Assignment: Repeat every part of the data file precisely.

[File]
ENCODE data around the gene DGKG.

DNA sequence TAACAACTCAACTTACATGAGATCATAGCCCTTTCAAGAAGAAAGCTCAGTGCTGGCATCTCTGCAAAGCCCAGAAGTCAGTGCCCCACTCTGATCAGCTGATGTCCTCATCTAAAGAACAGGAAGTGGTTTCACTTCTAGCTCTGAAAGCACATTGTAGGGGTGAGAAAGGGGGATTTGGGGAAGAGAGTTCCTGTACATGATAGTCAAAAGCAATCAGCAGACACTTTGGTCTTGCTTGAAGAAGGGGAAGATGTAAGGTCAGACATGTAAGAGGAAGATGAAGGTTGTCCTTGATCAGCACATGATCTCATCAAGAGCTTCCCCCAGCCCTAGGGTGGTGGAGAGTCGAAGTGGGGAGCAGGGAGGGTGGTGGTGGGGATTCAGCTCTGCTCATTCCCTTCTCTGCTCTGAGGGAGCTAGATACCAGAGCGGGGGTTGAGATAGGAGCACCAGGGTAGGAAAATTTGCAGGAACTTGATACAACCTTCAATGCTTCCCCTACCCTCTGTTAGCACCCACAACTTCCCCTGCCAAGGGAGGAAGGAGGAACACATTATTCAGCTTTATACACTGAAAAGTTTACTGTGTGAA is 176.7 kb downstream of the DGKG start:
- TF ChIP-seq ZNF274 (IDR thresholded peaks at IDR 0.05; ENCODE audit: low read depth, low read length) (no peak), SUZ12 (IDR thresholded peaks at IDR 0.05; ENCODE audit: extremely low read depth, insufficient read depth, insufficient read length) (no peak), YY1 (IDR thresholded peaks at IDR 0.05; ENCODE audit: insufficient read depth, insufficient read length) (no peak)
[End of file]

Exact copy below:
ENCODE data around the gene DGKG.

DNA sequence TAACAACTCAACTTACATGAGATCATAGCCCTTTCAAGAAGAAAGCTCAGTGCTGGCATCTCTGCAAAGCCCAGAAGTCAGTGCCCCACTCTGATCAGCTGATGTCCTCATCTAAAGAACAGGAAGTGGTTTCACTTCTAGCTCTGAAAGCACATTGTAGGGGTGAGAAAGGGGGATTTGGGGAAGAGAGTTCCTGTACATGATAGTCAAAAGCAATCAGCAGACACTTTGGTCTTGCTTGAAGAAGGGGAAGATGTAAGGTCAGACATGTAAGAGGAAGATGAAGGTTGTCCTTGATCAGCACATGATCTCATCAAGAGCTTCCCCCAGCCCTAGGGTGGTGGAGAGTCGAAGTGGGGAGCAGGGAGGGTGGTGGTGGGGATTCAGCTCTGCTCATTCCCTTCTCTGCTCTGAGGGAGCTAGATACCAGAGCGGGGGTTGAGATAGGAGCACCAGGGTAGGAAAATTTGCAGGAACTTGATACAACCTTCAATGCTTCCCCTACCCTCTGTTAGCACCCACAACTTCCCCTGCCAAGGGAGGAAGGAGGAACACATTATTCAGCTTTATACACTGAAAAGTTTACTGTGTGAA is 176.7 kb downstream of the DGKG start:
- TF ChIP-seq ZNF274 (IDR thresholded peaks at IDR 0.05; ENCODE audit: low read depth, low read length) (no peak), SUZ12 (IDR thresholded peaks at IDR 0.05; ENCODE audit: extremely low read depth, insufficient read depth, insufficient read length) (no peak), YY1 (IDR thresholded peaks at IDR 0.05; ENCODE audit: insufficient read depth, insufficient read length) (no peak)